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Registered nurses usually take one of three education paths: a Bachelor of Science degree in nursing (BSN), an associate's degree in nursing (ADN), or a diploma from an approved nursing program.
In all states, the District of Columbia, and U.S. territories, registered nurses must have a nursing license. To become licensed, nurses must graduate from an approved nursing program and pass the National Council Licensure Examination (NCLEX-RN).
Nurses may become certified through professional associations in specific areas, such as ambulatory care, gerontology, and pediatrics, among others. Although certification is usually voluntary, it demonstrates adherence to a higher standard, and some employers require it.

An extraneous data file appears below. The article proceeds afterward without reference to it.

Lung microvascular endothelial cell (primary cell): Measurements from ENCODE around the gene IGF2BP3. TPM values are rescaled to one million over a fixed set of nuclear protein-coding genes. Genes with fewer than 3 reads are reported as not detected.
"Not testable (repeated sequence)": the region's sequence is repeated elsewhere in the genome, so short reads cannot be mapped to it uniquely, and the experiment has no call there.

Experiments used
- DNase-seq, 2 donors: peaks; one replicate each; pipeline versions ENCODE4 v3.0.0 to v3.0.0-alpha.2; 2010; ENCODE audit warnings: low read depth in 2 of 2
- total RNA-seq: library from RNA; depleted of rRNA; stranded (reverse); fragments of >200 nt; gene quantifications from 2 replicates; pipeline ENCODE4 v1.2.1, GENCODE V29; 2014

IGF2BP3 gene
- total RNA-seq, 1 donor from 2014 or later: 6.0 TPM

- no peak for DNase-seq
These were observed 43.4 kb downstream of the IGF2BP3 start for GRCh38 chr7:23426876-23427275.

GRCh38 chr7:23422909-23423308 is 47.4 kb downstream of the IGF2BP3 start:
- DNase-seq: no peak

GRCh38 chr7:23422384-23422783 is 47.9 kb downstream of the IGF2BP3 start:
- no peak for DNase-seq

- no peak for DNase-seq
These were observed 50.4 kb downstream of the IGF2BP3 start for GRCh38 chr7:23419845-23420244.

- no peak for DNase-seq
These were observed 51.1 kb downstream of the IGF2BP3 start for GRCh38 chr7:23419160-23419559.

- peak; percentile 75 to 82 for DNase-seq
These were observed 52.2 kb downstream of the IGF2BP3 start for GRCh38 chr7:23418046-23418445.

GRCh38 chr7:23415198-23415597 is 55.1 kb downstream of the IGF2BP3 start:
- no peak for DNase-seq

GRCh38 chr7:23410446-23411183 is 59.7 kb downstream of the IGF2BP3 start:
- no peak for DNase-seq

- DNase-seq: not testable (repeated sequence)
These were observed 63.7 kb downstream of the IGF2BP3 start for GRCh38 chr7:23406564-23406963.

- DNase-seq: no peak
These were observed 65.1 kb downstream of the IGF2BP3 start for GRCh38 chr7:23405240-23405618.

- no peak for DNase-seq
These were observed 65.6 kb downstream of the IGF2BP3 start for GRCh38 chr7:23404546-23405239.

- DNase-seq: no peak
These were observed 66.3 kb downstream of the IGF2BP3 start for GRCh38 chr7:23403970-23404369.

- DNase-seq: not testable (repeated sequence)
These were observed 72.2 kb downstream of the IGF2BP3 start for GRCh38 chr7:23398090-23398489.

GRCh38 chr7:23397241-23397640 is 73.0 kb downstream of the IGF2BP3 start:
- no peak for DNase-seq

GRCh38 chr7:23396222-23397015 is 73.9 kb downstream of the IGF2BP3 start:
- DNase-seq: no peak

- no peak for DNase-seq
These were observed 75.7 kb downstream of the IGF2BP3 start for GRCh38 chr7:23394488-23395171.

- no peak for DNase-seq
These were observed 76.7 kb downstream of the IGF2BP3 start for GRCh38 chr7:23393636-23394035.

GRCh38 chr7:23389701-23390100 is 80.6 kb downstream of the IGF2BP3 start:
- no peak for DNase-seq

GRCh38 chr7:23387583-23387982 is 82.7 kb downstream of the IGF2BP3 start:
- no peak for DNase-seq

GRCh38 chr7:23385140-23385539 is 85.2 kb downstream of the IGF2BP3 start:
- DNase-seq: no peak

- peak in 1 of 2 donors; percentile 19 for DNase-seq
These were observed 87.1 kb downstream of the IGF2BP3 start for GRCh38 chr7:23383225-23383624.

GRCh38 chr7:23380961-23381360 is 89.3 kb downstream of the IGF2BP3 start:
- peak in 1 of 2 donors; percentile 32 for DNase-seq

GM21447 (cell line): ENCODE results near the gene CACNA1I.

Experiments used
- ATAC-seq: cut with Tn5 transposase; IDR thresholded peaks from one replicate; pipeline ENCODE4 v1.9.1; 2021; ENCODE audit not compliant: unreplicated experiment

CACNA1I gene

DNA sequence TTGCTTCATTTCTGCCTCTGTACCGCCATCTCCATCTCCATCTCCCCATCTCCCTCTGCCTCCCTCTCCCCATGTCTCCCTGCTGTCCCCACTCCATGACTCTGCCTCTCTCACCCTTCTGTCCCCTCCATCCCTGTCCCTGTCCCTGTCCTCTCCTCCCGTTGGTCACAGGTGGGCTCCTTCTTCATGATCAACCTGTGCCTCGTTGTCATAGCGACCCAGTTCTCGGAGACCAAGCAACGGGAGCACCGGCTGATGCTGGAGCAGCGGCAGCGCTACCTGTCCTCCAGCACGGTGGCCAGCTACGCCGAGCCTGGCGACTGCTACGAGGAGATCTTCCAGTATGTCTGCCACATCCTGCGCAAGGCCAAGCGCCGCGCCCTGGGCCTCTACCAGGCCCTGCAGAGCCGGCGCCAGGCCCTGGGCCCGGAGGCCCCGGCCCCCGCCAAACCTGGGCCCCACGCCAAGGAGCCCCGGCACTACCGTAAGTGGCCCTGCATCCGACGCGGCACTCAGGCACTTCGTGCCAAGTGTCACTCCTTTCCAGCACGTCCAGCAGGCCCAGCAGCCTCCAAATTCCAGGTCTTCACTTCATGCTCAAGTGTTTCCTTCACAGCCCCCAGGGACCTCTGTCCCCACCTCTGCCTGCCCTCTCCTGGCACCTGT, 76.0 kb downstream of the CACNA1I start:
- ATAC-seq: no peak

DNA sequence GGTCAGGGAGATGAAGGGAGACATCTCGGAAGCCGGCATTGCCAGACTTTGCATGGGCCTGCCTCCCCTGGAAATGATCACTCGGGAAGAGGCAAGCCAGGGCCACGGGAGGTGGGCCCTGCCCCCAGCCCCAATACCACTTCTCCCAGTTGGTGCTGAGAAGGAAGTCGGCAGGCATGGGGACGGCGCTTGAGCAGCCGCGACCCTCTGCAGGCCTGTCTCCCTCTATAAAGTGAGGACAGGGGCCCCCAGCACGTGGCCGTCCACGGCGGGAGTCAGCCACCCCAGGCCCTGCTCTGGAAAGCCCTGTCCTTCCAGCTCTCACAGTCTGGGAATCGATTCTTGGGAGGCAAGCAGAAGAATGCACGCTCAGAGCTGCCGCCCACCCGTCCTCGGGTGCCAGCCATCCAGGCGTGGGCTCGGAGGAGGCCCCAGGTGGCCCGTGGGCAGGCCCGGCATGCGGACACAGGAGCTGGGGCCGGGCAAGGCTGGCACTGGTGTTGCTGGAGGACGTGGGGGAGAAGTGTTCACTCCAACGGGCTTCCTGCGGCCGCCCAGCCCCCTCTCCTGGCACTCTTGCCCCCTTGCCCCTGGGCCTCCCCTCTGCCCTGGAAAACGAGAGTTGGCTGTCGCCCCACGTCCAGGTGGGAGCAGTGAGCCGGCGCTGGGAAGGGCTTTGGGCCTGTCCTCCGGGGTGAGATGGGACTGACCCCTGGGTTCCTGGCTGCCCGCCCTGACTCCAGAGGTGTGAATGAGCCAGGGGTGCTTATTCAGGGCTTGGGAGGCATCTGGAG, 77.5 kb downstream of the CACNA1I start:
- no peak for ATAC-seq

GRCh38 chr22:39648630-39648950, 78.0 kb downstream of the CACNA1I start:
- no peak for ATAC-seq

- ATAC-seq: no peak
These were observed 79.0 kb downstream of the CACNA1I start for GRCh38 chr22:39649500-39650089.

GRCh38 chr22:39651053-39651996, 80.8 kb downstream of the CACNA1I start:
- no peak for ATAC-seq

Yes. In light of the COVID-19 pandemic, there is an increased demand for registered nurses (RNs). Additionally, according to Indeed's Hiring Lab, the top job title search in 2019 among employers was for registered nurses.
Registered nurses should include the following skills on their resume if applicable:
If you have a nursing degree and don't want to be a registered nurse, here are some other career options to consider: